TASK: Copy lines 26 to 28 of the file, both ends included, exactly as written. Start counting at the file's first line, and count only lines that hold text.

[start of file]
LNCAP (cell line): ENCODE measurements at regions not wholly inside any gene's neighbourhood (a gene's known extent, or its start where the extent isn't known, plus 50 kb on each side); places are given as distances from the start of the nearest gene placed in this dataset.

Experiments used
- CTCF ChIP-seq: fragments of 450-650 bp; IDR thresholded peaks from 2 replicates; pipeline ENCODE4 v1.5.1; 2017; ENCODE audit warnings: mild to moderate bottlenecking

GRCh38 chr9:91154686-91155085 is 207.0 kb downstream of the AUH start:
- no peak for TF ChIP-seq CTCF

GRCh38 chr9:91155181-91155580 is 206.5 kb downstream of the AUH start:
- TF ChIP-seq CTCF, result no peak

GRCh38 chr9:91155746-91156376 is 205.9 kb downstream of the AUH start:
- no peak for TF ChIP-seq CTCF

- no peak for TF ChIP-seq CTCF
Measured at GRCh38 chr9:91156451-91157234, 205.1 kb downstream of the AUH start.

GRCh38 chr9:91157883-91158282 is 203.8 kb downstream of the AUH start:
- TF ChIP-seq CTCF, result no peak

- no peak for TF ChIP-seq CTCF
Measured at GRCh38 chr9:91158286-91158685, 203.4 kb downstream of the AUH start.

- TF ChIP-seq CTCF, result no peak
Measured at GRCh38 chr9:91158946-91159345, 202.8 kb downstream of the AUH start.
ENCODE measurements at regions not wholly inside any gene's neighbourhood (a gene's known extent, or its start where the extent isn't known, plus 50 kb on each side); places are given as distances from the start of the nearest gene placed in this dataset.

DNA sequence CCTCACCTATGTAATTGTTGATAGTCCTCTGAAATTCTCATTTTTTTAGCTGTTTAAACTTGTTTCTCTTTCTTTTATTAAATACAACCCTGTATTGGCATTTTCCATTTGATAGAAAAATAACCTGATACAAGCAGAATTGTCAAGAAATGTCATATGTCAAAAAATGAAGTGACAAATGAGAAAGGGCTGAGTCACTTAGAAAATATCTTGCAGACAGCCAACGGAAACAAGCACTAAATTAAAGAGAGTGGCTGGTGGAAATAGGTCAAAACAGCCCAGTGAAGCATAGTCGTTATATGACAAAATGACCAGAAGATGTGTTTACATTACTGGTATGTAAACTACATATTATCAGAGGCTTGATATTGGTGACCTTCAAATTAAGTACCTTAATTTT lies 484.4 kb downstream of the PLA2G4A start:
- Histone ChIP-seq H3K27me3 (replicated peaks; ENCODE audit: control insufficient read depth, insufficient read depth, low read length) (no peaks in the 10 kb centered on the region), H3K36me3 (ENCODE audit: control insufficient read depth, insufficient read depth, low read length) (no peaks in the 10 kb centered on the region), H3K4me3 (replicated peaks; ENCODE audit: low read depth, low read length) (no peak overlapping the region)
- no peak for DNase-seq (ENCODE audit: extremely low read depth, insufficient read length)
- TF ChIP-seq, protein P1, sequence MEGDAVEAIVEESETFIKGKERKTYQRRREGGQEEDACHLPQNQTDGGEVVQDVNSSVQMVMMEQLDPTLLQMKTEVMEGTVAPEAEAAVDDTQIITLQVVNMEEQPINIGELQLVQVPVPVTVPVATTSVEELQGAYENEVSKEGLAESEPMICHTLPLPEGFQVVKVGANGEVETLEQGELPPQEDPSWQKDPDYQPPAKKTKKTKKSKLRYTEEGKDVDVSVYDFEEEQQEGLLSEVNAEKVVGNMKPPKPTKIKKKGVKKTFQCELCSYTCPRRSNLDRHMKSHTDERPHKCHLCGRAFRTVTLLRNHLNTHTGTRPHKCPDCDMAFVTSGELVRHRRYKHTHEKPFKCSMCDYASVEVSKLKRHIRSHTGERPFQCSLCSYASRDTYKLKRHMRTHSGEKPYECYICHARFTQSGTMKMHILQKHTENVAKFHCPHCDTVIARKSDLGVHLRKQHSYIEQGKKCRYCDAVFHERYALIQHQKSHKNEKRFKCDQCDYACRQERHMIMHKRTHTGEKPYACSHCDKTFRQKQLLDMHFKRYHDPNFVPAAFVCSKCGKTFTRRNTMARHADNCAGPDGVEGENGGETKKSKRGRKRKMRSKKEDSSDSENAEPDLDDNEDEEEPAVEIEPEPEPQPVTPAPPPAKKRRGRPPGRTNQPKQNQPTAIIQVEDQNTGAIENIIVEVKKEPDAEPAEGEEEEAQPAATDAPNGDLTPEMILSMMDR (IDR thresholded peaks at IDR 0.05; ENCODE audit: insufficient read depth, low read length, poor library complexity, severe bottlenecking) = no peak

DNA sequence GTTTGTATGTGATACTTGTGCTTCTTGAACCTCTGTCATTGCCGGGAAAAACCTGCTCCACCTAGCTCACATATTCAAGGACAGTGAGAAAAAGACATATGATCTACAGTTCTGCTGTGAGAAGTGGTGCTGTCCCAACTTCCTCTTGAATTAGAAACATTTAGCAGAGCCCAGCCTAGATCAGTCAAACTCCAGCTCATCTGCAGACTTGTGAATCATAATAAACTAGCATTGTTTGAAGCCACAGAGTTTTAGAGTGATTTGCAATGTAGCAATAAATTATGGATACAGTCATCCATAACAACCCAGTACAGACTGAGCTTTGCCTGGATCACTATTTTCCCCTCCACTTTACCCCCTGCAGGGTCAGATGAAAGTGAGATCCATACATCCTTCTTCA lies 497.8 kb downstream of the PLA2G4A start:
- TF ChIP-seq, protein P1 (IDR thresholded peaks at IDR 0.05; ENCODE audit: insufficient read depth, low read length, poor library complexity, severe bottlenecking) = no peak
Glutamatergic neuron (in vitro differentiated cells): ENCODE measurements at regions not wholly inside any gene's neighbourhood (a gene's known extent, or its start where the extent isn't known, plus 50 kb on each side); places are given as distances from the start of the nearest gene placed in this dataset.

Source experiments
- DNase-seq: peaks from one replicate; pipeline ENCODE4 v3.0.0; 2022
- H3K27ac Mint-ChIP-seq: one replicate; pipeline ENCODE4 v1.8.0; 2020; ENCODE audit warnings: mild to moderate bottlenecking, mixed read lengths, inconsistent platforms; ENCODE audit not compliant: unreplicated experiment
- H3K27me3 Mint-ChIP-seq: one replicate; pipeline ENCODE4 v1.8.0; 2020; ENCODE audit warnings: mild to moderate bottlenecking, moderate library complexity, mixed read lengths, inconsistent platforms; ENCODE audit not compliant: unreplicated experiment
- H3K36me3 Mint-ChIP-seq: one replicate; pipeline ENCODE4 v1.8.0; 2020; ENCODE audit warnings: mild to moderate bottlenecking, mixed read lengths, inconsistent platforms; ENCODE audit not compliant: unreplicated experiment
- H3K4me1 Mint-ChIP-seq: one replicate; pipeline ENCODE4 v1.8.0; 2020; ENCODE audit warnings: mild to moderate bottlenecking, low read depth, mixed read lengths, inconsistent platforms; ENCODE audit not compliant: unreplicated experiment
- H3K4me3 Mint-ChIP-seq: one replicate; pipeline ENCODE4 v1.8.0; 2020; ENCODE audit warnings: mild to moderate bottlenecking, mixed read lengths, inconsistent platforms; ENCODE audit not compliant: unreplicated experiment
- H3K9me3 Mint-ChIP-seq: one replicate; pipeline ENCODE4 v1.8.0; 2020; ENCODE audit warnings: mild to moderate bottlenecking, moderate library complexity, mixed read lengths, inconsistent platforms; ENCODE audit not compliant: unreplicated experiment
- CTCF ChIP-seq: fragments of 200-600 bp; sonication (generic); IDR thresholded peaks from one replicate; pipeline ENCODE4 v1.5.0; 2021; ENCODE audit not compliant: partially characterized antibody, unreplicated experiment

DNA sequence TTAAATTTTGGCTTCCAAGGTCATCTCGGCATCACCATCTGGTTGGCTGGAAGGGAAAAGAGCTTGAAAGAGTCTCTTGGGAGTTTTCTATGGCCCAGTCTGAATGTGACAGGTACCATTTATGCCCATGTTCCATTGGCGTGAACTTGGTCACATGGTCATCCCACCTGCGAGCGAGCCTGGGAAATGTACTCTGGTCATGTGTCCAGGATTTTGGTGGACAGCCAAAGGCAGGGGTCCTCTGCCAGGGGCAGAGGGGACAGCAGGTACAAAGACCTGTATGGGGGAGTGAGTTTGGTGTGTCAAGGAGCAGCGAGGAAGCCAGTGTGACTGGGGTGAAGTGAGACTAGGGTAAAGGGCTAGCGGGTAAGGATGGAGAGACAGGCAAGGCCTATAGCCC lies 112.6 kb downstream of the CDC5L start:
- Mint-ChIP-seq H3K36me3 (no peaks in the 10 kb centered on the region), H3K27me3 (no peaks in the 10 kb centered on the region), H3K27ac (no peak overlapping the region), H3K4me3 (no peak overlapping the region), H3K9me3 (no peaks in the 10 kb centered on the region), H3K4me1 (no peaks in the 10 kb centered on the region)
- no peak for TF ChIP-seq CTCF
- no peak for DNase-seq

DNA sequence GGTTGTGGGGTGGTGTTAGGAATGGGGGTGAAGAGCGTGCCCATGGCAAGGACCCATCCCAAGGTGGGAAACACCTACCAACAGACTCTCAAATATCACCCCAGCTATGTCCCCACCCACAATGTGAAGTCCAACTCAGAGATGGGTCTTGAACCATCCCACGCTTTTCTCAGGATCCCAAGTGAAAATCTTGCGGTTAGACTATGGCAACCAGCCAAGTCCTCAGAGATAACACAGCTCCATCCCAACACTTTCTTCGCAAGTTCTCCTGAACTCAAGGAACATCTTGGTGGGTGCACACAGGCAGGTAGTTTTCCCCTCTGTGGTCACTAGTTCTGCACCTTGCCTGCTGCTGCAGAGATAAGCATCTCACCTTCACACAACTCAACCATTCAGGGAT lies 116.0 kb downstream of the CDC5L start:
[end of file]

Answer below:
Source experiments
- DNase-seq: peaks from one replicate; pipeline ENCODE4 v3.0.0; 2022
- H3K27ac Mint-ChIP-seq: one replicate; pipeline ENCODE4 v1.8.0; 2020; ENCODE audit warnings: mild to moderate bottlenecking, mixed read lengths, inconsistent platforms; ENCODE audit not compliant: unreplicated experiment